Asian Beetles and Dogs: Are They Poisonous?

With Asian beetles and dogs, you’re obviously going to be concerned with whether or not they’re harmful or toxic to your pet. In this article, we’ll get right to answering questions like are Asian lady beetles poisonous to dogs and can dogs eat Asian beetles. This includes telling you what to do immediately and an easy way to prevent future problems!

Next, we’ll fill out your knowledge by instructing you on what Asian beetles look like, when Asian beetles come out, and if Asian lady beetles bite dogs. Finally, we’ll help you get these insects away from your house and pets by instructing you on a home remedy to get rid of Asian lady beetles humanely and also safely for your dog. Keep reading!

Asian Beetles and Dogs

Asian Beetles and Dogs

Asian beetles can pose risks to dogs if ingested. While they aren’t inherently poisonous, when threatened they do release a yellow secretion as a defense mechanism that may cause discomfort to dogs.

Are Asian Lady Beetles Poisonous to Dogs?

Asian beetles, also known as Asian lady beetles, are not directly poisonous or toxic to dogs. However, they can pose a risk if ingested by your pet. When threatened, Asian beetles release a foul-smelling, yellow secretion from their joints, which can cause discomfort if it comes in contact with a dog’s mouth or digestive system.

Dogs eating Asian lady beetles may experience discomfort, drooling, or difficulty swallowing. If you notice any signs of discomfort in your dog after they’ve interacted with Asian beetles, it’s best to consult your vet.

What Do Asian Beetles Look Like?

Asian beetles, or Harmonia axyridis, are often mistaken for ladybugs due to their similar shape and size. However, there are key differences in coloration and markings. Asian beetles can range in color from yellow and tan to orange and red, and they often have a larger number of spots than ladybugs.

To differentiate Asian beetles vs. ladybugs, an easy and defining characteristic you can look for is an ‘M’ or ‘W’ shaped mark on the area behind the head of Asian lady beetles. Ladybugs will lack this.

When Do Asian Beetles Come Out?

Asian beetles are most active during the warm months and are typically most noticeable in the fall when they begin to seek shelter indoors to hibernate. They often gather on the sunny sides of buildings, where they can enter homes through cracks and gaps. During this time, they can come into contact with pets more frequently.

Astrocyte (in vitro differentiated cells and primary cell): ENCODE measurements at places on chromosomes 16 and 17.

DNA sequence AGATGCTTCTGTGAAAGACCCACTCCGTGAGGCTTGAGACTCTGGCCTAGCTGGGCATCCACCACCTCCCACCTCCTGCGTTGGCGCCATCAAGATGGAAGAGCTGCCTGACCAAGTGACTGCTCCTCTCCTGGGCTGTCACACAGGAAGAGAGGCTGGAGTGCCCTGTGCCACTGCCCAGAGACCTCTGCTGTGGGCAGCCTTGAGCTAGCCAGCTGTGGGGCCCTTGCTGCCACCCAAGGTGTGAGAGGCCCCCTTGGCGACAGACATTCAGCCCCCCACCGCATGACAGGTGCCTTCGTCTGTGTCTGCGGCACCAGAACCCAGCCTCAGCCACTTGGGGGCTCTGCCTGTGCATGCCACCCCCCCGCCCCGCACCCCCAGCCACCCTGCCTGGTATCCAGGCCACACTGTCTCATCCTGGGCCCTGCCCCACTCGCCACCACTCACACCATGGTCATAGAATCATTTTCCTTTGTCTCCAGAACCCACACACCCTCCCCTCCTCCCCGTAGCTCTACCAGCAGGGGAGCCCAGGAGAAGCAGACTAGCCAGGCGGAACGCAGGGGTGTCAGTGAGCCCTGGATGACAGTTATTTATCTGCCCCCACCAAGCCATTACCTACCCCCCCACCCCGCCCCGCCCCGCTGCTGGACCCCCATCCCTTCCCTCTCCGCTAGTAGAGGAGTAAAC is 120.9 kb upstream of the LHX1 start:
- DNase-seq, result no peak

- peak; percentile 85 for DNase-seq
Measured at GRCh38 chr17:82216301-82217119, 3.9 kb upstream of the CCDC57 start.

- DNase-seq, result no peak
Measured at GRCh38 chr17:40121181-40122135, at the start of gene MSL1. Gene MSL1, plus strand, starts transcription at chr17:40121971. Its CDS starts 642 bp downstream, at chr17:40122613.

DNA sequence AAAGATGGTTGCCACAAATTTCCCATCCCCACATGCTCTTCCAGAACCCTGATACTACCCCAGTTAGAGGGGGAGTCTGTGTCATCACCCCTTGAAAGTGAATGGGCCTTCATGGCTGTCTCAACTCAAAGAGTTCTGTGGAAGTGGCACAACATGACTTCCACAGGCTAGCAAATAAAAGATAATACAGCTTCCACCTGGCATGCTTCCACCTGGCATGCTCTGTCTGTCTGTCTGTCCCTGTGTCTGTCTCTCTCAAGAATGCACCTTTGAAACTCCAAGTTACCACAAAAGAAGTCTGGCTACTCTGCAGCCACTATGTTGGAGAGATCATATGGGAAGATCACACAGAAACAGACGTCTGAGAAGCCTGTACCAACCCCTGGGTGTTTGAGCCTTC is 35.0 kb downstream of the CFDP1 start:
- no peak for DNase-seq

Training the ‘Leave It’ Command

To keep your dog safe, one of the most effective things you can do is to train them to respond to the “leave it” command. This command tells your dog to ignore or walk away from items you don’t want them to have, including potential dangers like Asian beetles.

  1. Hold a treat in both hands and show your dog one closed fist.
  2. Say “leave it” and wait until your dog stops sniffing or licking your closed fist.
  3. Once they stop and pull away, give them the treat from your other hand.
  4. Repeat these steps until your dog understands the command.
  5. Practice with different items and gradually increase the level of distraction.

These steps will get your dog to stop eating Asian beetles, but it’s important to remember that the underlying behavioral issues (prey drive, curiosity, overexcitement, etc.) that were causing all of this to begin with will still be present. And until you address those, any positive changes you see are only going to be temporary.

“Well, how do I make these changes last?”

By getting your dog to truly choose to follow your direction, that’s how. I tried many times to write out how you can do that before deciding it made more sense to just link you to the free video series that explains it better than I’d ever be able to.

The series is by a man named Dan who is one of the world’s leading dog obedience trainers. In it, he teaches you how to put an end to things like when your dog eats Asian beetles and all other misbehavior using his fast and easy-to-follow methods.

In the first video, Dan will reveal to you why the two most common methods of dog training only doom you to failure. You can watch the video now by clicking here. Follow the proven system he’ll show you in his series and you’ll never have to spend another second worrying about your dog eating Asian lady beetles ever again!

Can Dogs Eat Asian Beetles?

Can Dogs Eat Asian Beetles?

Dogs should not eat Asian beetles. While they are not inherently toxic, when threatened they release a yellow secretion as a defensive mechanism that can cause discomfort and potential harm to dogs if ingested. If your dog has eaten an Asian beetle, it’s important to monitor them for any signs of discomfort or adverse reactions.

My Dog Ate an Asian Beetle

If your dog ate an Asian beetle, you might notice signs of discomfort such as drooling, pawing at the mouth, or difficulty swallowing. This is because Asian beetles have a defensive mechanism where they release a foul-smelling, yellow secretion from their joints when threatened or ingested. While this secretion is not toxic, it can be irritating to a dog’s mouth and digestive system.

In rare cases, large numbers of beetles can become lodged in a dog’s gastrointestinal tract, which can lead to more serious complications like a blockage. This is a rare occurrence but is more likely to happen if a dog consumes a large number of beetles.

If you notice any changes in your dog’s behavior or physical health after they’ve eaten an Asian beetle, you should contact your vet for advice. Depending on the symptoms, your vet may recommend monitoring your pet at home, or they may advise you to bring your dog in for a check-up. Learn how to prevent future issues in the first section.

Dogs Eating Asian Beetles